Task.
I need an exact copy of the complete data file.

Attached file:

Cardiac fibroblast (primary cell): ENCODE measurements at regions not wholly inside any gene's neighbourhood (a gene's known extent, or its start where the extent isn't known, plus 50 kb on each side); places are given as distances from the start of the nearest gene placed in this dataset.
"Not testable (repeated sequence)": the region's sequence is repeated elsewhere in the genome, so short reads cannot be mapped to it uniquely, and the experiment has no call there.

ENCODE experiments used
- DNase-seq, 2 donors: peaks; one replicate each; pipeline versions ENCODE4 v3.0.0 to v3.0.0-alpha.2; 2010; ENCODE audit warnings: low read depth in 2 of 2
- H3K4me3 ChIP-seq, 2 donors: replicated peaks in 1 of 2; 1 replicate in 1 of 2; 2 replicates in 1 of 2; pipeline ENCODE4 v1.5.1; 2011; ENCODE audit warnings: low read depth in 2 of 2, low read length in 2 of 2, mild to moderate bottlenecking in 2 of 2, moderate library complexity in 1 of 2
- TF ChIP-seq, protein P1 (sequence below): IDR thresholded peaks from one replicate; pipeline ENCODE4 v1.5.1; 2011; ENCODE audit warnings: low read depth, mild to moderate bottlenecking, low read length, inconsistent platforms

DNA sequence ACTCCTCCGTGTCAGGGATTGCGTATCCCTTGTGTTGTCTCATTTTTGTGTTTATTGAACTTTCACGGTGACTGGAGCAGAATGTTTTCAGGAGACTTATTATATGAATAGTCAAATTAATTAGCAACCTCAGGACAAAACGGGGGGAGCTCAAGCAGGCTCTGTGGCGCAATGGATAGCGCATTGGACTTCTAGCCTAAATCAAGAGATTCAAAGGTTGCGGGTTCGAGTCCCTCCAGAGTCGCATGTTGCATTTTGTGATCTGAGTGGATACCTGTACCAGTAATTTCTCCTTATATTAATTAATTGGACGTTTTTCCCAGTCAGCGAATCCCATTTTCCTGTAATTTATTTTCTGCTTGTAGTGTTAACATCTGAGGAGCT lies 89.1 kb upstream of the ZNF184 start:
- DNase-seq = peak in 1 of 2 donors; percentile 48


Cardiac fibroblast (primary cell): ENCODE measurements at regions not wholly inside any gene's neighbourhood (a gene's known extent, or its start where the extent isn't known, plus 50 kb on each side); places are given as distances from the start of the nearest gene placed in this dataset.
"Not testable (repeated sequence)": the region's sequence is repeated elsewhere in the genome, so short reads cannot be mapped to it uniquely, and the experiment has no call there.

ENCODE experiments used
- DNase-seq, 2 donors: peaks; one replicate each; pipeline versions ENCODE4 v3.0.0 to v3.0.0-alpha.2; 2010; ENCODE audit warnings: low read depth in 2 of 2
- H3K4me3 ChIP-seq, 2 donors: replicated peaks in 1 of 2; 1 replicate in 1 of 2; 2 replicates in 1 of 2; pipeline ENCODE4 v1.5.1; 2011; ENCODE audit warnings: low read depth in 2 of 2, low read length in 2 of 2, mild to moderate bottlenecking in 2 of 2, moderate library complexity in 1 of 2
- TF ChIP-seq, protein P1 (sequence below): IDR thresholded peaks from one replicate; pipeline ENCODE4 v1.5.1; 2011; ENCODE audit warnings: low read depth, mild to moderate bottlenecking, low read length, inconsistent platforms

DNA sequence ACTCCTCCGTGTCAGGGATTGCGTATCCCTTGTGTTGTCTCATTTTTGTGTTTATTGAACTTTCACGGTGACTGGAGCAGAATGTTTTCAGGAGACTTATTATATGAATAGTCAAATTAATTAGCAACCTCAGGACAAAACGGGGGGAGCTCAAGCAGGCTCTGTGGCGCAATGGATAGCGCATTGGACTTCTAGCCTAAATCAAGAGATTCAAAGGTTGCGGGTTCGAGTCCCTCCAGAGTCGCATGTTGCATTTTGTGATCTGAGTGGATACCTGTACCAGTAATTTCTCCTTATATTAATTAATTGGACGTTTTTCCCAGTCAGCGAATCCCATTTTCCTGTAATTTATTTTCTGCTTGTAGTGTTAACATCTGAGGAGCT lies 89.1 kb upstream of the ZNF184 start:
- DNase-seq = peak in 1 of 2 donors; percentile 48